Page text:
Raleigh, N.C. — As Rep. Chuck McGrady introduced House Bill 280 to the House Appropriations Committee on Thursday morning, he noted that not only had a majority of the committee signed on as co-sponsors, but that Senate leaders had also taken the unusual step of including a House policy bill in their budget proposal, albeit with some changes.
"I think it tells you that the Senate and the House directionally really have an agreement on the bill," said McGrady, R-Henderson. "I think the bill is, at this point, a lot about the money."
It's taken many years for the Juvenile Justice Reinvestment Act, better known as the "Raise the Age" bill, to gather a critical mass of support. Session after session, children's and civil rights advocates argued that the state's treatment of 16- and 17-year-old offenders as adults was archaic and counterproductive. But legislative leaders, hearing opposition from law enforcement and prosecutors, opted not to move on legislation they feared might make them appear soft on crime.
However, that concern seems to have shifted this year. In part, that's because the state's judiciary has thrown its weight behind the change after an intensive 18-month study, with Supreme Court Chief Justice Mark Martin, a Republican, calling it his top legislative priority.
It's also noteworthy that, as of May, North Carolina is now the last state in the nation to try 16- and 17-year-olds charged with crimes as adults.
"Forty-nine other states have done this," McGrady pointed out more than once.
The change will be costly. It will require the construction of new custody beds for juvenile offenders this fiscal year at an estimated cost of $25.3 million. The capital costs pale in comparison to the operational price tag, beginning in fiscal year 2020-21 when the change would be fully in effect in the House bill, of $44.3 million per year.
Most of that money would go to the Division of Juvenile Justice, which would absorb more than 21,000 charges from adult court. The juvenile system is more time-intensive but is better connected to schools and mental health resources and can compel family involvement. About one-third of those cases would be diverted. The remainder would require 239 more court counselors statewide to handle juvenile cases and an additional 198 staff for detention facilities, supervision and administration, all within the Division of Juvenile Justice, at an estimated cost of $41.6 million.
Additionally, the change would cost the Administrative Office of Courts an estimated $2.3 million yearly for three more district court judges, seven more deputy clerks, five more assistant district attorneys and seven more legal assistants.
Rep. Sarah Stevens, R-Surry, said she opposes the bill because it would require counties to allocate additional space and resources with no guarantee of state assistance, which she called an "unfunded mandate."
AOC spokesman Tom Murry responded that the impact would likely be minimal.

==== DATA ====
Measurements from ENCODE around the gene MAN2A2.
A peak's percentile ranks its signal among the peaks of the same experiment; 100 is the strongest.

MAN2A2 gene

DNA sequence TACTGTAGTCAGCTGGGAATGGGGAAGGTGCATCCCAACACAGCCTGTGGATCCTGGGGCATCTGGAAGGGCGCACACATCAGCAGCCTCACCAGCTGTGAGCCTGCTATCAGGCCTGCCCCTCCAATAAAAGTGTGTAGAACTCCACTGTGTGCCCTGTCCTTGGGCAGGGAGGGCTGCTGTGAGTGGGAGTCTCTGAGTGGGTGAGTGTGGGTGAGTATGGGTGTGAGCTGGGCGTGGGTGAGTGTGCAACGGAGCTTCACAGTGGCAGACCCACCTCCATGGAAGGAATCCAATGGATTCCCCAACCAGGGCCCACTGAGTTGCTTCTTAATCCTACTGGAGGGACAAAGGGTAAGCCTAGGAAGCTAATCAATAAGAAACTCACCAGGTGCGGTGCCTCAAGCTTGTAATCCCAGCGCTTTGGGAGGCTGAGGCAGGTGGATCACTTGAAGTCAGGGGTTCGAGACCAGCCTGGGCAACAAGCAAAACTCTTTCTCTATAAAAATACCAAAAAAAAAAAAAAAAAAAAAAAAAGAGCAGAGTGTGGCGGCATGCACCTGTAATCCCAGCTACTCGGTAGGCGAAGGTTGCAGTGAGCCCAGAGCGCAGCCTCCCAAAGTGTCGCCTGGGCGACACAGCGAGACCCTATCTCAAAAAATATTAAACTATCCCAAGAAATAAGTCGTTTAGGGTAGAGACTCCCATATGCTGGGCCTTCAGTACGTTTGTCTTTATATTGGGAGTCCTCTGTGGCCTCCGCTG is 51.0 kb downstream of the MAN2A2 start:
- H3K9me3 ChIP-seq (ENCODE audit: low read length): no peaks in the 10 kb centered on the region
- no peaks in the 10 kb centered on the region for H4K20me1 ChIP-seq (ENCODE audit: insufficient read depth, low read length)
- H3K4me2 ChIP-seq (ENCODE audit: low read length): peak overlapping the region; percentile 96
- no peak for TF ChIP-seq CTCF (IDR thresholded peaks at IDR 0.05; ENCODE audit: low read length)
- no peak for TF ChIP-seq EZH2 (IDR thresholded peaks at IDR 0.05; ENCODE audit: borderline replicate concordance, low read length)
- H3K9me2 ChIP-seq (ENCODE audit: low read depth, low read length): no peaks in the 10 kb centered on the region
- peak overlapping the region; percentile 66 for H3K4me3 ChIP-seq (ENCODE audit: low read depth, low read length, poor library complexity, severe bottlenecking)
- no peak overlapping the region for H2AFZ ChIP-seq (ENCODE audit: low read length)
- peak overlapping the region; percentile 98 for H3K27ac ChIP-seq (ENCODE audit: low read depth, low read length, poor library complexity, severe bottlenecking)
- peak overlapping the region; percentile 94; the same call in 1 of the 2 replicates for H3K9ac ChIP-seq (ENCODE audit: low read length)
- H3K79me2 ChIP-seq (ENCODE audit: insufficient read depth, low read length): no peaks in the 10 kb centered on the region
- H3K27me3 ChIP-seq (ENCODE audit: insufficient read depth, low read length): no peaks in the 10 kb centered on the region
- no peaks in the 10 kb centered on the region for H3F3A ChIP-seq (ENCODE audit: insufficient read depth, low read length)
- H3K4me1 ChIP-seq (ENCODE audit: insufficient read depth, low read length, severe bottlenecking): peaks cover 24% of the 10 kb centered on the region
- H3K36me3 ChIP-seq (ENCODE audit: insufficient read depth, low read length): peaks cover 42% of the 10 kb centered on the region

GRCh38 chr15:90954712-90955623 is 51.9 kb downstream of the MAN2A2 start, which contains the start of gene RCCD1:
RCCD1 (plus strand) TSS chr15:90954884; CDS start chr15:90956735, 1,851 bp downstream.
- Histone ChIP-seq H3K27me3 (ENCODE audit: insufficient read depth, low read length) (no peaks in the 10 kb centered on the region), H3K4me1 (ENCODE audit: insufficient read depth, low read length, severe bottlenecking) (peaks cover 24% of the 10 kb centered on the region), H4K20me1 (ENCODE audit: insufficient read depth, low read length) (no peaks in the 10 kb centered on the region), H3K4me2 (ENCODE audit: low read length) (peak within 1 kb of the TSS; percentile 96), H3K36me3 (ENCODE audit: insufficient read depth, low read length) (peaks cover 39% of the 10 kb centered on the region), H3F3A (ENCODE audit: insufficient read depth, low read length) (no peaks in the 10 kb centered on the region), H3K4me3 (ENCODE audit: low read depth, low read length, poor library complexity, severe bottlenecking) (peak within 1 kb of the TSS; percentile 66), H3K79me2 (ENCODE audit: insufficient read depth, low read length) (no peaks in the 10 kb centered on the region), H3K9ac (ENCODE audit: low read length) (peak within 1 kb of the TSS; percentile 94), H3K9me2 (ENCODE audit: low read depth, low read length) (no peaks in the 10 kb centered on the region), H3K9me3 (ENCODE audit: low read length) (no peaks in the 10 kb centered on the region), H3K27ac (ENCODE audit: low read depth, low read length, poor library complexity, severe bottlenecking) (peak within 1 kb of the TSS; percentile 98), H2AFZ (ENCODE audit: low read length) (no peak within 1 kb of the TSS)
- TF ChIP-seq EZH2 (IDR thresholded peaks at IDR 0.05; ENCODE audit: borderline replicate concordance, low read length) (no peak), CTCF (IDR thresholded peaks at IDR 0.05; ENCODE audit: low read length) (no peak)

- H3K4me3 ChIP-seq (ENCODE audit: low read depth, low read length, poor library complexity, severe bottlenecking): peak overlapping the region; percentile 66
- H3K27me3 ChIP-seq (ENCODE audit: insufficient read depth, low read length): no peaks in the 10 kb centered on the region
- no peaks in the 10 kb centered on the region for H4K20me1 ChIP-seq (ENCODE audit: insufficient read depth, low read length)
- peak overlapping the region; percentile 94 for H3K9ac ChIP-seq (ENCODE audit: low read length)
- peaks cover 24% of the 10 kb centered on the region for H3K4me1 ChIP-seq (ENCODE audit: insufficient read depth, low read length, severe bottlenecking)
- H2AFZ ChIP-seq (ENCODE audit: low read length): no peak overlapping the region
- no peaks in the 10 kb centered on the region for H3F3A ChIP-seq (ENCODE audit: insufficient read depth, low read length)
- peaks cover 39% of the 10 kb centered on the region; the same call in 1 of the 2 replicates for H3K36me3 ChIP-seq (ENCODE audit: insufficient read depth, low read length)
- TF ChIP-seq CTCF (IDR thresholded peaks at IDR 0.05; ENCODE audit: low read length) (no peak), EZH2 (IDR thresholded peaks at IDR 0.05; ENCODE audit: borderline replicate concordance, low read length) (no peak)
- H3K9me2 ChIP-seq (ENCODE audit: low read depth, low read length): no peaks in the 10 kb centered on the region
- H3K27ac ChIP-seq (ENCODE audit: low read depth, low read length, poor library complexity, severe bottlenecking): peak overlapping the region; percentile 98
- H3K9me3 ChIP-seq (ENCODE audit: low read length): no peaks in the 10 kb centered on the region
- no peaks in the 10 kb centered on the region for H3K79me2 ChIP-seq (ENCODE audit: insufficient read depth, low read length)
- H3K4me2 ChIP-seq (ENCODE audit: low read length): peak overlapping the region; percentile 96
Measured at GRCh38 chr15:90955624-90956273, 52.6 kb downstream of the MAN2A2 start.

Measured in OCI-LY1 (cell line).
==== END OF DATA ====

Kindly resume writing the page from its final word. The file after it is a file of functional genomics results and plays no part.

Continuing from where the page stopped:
"The space issue for county courthouses is not a new issue," Murry told the committee. "There are some counties that needed to build a new county courthouse 100 years ago."
Juvenile Justice Deputy Secretary Bill Lassiter added that the North Carolina Association of County Commissioners supports the bill and has made raising the age one of its top priorities for the session.
"There are lots of counties in this state that don’t even have a [juvenile] court counselor. This gives them an additional resource that the state provides to them," Lassiter explained.
While Fiscal Research staff said the change would have little net effect on the adult justice system in the near term, bill supporters argued that three different studies commissioned by the legislature over the years have all shown substantial long-term savings, thanks to reduced recidivism and smaller jail populations, as well as increased employment and educational opportunities for 16- and 17-year old offenders no longer saddled with an adult criminal record.
However, the change will put more pressure on a judicial system that's already understaffed. The AOC estimates the state is 74 assistant district attorneys short of what's needed to handle the workload. That's led some district attorneys to oppose the bill, like District Attorney Ashley Welch, who traveled from the far western border of the state to express her concerns to the committee.
"We have to be funded adequately in order for this change to mean anything," Welch, the top prosecutor for Cherokee, Clay, Graham, Haywood, Jackson, Macon and Swain counties, told the committee. "I’m short seven [ADAs], and we are drowning. We already have to cancel court in my district because we haven’t been funded adequately."
That concern was echoed by Rep. Mickey Michaux, D-Durham, who noted that the measure as written doesn't reserve the funds that will be needed to implement it by 2020.
"Somewhere down the line, we’re going to have to fully fund or make room to fully fund this," Michaux said. "I don’t like partially funding this and then coming back and having to do it again."
McGrady said he will do what he can to ensure that counties have the resources required to carry out the change, but added, "You’ve got to get the bill and the policy in place first."
"Let’s don’t let the perfect be the enemy of the good," added co-sponsor Rep. Bill Brawley, R-Mecklenburg.
The bill, which has sailed through several committees with no apparent opposition, did receive several loud "no" votes Thursday morning. Nonetheless, it passed with a strong majority and is expected to be heard on the House floor later this month.